She walks up Newport Ave and climbs into Ringo’s back seat. “To work,” she says. Ringo juts off toward downtown San Diego as Ellie changes out of her wetsuit in the back. Dressed, she climbs up into the driver’s seat, admiring the skyline in the early morning light.

“Can you believe it, Ringo?” She asks, in awe of these past few weeks, feeling more and more distant from her life back east.

Ringo parks around the corner from The Invigatorium where Ellie started as a barista a few weeks back. She gives Ringo a pat on the hood and heads inside to clock in, waving good morning to her boss, Drew. One of her coworkers said to keep an eye on him, but he seems nice enough to Ellie. After all, he gave her a job with no more experience than managing concessions at a high school gym.

The day passes without much event, Ellie spending the quiet moments making lists inside of her notebook. She sketches a banner at the top of one page that says: “What do I want to DO with my life?!” In all those days staring up at the ceiling in her room, hiding from life inside the confines of her headphones, she only ever thought about leaving. But her home was a black hole, encircled in an event horizon she could never see beyond. She could never imagine what life could be like beyond its grasp — until now.

At the end of the day Ellie’s cleaning the espresso machine, getting read to clock out when she sees Drew come up to her.

“Hey El, you mind giving me a ride home?” He asks. “Some jag uploaded a virus to my wheels. I can’t even get the door open.”

“Of course — just give me a second to finish up here,” Ellie says.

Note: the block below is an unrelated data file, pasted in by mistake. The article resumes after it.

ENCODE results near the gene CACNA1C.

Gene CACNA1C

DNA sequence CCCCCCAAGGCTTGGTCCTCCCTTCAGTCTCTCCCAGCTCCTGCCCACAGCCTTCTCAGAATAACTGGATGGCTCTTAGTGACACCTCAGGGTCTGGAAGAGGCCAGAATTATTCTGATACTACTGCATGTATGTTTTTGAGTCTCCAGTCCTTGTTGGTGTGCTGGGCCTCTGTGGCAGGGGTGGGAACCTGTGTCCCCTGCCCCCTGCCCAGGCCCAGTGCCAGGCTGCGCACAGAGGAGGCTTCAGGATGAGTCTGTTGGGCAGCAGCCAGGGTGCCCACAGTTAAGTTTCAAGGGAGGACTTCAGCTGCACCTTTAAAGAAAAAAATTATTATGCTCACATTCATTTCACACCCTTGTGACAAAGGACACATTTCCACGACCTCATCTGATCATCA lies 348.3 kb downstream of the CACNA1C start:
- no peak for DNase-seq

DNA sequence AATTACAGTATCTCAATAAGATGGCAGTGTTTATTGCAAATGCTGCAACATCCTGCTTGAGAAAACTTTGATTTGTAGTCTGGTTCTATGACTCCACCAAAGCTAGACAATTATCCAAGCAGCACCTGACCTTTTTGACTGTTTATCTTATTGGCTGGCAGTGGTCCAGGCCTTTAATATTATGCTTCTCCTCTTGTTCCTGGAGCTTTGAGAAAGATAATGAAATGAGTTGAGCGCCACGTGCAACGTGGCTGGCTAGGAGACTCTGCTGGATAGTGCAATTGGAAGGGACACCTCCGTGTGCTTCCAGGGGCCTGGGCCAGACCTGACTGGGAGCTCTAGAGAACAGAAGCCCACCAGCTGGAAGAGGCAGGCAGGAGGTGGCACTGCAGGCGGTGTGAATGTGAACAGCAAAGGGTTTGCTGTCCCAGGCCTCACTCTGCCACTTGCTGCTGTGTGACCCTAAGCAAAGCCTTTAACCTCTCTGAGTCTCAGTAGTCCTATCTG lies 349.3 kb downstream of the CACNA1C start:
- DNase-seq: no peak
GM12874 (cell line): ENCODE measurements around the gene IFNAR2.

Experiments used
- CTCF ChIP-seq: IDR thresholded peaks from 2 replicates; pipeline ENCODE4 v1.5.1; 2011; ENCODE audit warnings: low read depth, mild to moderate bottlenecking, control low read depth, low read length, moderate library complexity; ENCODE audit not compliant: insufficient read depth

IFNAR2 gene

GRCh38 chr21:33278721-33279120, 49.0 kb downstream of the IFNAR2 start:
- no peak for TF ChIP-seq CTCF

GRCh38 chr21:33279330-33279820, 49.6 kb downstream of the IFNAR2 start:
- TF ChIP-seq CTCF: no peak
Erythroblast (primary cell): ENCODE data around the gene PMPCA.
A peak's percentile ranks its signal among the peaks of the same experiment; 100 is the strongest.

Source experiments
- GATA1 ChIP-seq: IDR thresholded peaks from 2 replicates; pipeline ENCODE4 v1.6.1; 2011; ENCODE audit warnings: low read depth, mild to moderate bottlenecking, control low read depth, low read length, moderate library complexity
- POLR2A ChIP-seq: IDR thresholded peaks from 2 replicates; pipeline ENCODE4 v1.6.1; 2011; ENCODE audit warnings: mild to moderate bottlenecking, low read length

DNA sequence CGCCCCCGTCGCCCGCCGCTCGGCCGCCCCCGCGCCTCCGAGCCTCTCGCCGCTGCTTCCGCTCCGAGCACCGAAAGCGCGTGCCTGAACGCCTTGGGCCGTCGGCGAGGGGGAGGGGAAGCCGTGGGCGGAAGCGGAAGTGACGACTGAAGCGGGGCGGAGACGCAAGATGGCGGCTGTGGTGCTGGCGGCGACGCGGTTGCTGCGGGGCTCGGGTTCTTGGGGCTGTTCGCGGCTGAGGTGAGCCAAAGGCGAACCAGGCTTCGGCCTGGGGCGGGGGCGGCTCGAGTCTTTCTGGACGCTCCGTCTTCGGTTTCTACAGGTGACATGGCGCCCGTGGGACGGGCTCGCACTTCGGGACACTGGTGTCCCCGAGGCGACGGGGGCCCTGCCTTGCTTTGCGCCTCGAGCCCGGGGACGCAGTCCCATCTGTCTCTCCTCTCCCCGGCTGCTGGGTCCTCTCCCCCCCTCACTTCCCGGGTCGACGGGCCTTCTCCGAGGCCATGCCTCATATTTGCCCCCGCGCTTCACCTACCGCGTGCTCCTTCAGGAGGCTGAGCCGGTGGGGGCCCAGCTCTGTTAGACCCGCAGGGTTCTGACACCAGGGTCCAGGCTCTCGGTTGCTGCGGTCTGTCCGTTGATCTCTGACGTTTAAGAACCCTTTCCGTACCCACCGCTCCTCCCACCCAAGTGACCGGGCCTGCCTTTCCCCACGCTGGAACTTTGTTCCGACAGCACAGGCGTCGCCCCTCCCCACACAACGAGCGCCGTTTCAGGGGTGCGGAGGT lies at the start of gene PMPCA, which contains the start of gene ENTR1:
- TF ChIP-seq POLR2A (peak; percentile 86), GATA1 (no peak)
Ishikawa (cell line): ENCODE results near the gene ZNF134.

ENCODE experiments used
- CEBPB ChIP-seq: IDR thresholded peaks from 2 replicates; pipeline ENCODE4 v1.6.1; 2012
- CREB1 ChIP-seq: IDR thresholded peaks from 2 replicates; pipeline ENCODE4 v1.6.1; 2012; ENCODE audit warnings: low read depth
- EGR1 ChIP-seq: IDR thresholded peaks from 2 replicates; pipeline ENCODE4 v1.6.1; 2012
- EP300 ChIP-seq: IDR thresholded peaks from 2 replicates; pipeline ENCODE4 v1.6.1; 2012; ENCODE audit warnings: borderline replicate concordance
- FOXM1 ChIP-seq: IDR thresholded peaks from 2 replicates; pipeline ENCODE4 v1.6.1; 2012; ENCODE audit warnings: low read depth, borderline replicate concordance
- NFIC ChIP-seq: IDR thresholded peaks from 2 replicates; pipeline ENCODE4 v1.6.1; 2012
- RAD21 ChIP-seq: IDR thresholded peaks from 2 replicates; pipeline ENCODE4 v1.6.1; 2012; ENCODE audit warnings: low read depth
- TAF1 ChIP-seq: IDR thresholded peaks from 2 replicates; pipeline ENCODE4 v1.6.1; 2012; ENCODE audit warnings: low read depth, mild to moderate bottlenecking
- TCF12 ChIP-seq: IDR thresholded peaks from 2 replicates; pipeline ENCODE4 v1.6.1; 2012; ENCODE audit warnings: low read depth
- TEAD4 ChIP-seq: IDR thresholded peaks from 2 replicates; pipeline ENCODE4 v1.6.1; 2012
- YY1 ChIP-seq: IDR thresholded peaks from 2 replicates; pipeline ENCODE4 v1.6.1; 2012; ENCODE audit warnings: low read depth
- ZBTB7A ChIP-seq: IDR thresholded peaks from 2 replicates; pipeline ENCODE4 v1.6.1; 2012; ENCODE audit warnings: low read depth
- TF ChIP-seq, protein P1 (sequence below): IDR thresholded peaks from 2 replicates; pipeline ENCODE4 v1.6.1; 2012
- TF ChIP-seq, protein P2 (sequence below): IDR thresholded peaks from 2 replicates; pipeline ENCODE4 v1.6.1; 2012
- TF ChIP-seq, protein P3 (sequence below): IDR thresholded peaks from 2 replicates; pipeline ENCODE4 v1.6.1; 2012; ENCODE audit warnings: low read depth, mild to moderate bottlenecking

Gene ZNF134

“You’re a lifesaver. I’ll meet you by Ringo.”

She finishes up and meets him outside, the two of them sliding inside Ringo’s cozy interior as it hums to life, Abbey Road starting up as it always does.

“You like The Beatles?” Drew asks, sounding surprised.

“They’re all I listen to.”

“Wow, and here I thought your generation had bad taste in music.”

“What does my generation listen to.”

“You know — the fake shit. Half the songs I hear on the radio today are written by some AI, manufacturing synthetic beats AB tested to soothe our ears. Speaking of which, isn’t this a self-driver?”

“Yeah, but sometimes I miss the the feel of driving,” Ellie says, taking in the soft grooved leather wheel underneath her hands.

“You should put it on cruise for a bit,” he says, sliding his hand to her knee.

“What are you doing?” Ellie asks, eyes on the road.

“What do you mean?” he says, hand unmoved.

“Drew, take your hand off me.”

“Oh come on — you know you want to.”

“No — I don’t.” Ellie says, grabbing his hand by the wrist and throwing it back across the console, eyes unmoved from the road.

“Come on El, I thought we had an understanding here?” Drew says, slithering his hand back across the console, underneath the hem of Ellie’s skirt. “I hired you for a reason.”

“Get your hand off me, Drew.”

He squeezes her thigh.

Ellie shivers.

Ringo’s LED text scrolls: “Accident risk — interior.”

Drew’s seat back thrashes forward, slamming his head into the dashboard, his nose cracking against hardened plastic. He whips back with a groan, holding his hand to his nose, blood spurting down his chin. 

“What the fuck?” he groans.